The Garden Guide

Book: Fragments on the Theory and Practice of Landscape Gardening, 1816
Chapter: Fragment Xxix. Concerning The Luxuries Of A Garden.

Unsightly kitchen gardens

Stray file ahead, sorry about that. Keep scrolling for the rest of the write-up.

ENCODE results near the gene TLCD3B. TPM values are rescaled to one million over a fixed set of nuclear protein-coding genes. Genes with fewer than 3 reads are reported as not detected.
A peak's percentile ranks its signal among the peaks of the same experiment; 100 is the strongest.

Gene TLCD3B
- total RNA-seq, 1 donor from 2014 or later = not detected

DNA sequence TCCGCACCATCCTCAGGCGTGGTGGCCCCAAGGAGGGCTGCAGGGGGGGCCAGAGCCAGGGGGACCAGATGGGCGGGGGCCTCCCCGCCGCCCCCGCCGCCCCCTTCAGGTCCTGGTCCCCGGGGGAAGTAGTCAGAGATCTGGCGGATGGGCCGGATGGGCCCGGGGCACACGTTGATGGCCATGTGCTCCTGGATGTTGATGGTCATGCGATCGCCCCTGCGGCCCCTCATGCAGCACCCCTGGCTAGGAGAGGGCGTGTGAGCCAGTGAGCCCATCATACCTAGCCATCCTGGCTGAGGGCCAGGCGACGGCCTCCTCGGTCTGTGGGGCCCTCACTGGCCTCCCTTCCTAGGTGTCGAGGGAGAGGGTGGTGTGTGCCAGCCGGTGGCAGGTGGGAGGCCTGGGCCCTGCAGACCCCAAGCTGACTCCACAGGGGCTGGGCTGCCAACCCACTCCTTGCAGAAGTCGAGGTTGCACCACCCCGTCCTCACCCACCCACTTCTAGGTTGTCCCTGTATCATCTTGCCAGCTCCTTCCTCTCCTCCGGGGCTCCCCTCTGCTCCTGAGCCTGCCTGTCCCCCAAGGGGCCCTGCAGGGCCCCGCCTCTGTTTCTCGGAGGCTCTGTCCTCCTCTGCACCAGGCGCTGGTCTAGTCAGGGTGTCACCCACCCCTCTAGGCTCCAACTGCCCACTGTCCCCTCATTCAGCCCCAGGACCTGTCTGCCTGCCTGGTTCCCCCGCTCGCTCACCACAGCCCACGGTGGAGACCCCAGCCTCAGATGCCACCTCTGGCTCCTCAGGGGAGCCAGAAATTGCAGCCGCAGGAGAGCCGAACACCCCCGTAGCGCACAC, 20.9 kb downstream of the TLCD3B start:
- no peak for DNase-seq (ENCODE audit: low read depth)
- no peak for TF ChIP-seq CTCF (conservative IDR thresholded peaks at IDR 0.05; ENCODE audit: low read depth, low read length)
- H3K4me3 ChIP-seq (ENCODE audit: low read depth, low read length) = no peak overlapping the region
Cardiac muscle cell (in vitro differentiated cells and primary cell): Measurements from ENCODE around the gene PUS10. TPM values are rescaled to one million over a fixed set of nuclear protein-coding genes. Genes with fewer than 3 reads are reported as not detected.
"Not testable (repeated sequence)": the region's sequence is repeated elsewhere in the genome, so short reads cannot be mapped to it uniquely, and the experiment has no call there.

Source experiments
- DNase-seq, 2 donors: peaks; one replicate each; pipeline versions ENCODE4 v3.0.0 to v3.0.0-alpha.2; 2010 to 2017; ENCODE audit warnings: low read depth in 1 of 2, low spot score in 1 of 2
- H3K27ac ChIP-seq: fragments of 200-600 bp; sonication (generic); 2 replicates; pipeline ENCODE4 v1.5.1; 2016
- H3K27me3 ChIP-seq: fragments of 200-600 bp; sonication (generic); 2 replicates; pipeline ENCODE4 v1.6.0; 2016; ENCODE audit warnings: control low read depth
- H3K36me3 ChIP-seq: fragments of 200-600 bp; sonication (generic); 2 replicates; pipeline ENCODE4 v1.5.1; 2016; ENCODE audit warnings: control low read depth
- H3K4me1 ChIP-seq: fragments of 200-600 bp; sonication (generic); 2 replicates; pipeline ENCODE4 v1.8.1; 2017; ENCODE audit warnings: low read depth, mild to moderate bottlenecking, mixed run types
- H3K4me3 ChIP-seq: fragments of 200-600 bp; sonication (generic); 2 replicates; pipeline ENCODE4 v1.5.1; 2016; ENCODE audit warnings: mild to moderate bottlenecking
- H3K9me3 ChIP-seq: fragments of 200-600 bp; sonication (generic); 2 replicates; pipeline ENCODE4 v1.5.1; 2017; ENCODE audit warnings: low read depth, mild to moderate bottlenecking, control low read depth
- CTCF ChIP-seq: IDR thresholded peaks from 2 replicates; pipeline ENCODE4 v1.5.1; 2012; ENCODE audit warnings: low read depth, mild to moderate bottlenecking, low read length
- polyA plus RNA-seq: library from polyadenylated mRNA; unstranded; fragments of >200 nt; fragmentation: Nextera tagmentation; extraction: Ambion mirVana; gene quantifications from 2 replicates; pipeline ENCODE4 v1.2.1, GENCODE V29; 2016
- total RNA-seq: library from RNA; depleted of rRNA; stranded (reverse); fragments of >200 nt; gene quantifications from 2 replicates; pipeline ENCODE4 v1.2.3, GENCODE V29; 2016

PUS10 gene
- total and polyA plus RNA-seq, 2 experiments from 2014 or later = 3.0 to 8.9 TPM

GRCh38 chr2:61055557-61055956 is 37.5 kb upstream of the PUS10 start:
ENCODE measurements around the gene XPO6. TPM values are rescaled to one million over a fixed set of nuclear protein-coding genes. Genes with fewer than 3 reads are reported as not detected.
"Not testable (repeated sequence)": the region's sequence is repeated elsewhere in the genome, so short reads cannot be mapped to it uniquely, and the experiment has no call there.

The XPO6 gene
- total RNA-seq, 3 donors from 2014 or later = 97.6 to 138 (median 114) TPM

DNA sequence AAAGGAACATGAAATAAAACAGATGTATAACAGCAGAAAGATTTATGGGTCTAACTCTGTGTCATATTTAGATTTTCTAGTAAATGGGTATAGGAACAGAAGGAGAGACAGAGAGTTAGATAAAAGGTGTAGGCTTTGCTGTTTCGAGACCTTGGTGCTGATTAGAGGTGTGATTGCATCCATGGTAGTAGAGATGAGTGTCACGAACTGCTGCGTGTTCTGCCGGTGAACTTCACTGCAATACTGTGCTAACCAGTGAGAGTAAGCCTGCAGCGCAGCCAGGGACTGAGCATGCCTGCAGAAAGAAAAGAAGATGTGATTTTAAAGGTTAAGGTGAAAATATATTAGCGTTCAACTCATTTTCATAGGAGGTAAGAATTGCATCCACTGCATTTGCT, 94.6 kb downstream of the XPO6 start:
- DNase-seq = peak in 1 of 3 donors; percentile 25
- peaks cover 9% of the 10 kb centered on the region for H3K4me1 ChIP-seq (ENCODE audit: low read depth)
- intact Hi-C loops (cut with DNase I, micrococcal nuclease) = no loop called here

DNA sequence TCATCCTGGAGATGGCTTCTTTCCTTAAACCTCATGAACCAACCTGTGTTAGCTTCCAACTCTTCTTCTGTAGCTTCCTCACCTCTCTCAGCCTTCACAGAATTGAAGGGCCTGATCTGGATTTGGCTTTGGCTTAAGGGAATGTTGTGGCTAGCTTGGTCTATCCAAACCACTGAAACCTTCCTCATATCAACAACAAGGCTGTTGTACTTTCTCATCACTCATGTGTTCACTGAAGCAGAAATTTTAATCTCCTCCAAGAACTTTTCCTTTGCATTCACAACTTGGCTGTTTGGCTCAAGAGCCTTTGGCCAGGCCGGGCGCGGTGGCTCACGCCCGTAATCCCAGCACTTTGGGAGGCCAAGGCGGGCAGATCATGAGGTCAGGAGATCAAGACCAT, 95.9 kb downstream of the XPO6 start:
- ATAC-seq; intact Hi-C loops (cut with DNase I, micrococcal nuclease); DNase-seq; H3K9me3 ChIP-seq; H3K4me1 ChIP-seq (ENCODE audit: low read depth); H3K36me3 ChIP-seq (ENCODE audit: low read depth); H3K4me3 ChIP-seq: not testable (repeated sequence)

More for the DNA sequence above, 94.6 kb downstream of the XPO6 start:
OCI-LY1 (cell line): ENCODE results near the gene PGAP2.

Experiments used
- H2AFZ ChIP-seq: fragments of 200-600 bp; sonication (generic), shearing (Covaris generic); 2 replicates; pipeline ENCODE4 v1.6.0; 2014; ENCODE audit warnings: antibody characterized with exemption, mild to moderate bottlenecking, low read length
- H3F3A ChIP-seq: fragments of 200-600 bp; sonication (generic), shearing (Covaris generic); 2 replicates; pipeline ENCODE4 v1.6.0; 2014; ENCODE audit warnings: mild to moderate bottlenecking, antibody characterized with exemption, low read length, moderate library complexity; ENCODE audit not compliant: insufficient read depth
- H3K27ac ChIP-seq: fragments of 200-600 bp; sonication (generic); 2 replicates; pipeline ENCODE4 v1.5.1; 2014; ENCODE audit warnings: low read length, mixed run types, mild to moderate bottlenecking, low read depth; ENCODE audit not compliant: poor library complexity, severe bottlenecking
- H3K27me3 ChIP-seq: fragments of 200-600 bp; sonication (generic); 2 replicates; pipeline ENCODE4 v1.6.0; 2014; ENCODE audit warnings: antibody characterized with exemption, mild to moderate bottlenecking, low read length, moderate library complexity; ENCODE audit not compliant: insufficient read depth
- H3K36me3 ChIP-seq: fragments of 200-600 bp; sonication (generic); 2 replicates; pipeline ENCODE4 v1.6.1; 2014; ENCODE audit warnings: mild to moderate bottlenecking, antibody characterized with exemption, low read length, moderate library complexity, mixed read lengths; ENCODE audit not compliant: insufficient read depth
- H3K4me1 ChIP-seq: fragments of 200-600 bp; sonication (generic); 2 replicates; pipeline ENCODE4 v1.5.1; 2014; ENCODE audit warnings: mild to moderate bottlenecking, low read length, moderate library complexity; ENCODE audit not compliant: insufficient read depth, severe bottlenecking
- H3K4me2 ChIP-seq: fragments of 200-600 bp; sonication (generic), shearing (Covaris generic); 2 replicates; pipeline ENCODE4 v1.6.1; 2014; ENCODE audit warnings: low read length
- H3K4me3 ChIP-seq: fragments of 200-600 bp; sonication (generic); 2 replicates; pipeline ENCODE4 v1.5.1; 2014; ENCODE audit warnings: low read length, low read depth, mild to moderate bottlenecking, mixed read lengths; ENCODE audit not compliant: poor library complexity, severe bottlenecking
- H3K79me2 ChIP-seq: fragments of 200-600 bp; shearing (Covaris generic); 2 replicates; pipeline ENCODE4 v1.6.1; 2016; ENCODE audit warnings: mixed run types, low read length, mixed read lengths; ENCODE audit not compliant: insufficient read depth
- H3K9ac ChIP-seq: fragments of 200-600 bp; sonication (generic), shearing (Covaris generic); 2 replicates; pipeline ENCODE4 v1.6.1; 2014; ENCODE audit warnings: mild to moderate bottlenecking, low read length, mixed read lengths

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If a kitchen-garden consists of such unsightly crops as we see in a common gardener's ground, there will be little inducement to make it one of the visible appendages of a place; but it may be so arranged as to be highly ornamental; and, from its sheltering walls, it may always be considered as a winter garden, when an occasional gleam of sunshine will invite even the invalid to brave the rigours of the season. This naturally leads me to observe, how many joys, and comforts, and luxuries may be preserved, beyond that period of life when youth and health require no special indulgences; Having so long dedicated the active part of my professional career to increasing the enjoyment of rural scenery for others, my own infirmities have lately taught me how the solace of garden scenery and garden delights may be extended a little further, when the power of walking fails, and when it is no longer possible for decrepid age to reach the ground to gather fruits, or to pluck, and smell, and admire those humble flowers which grow near the earth.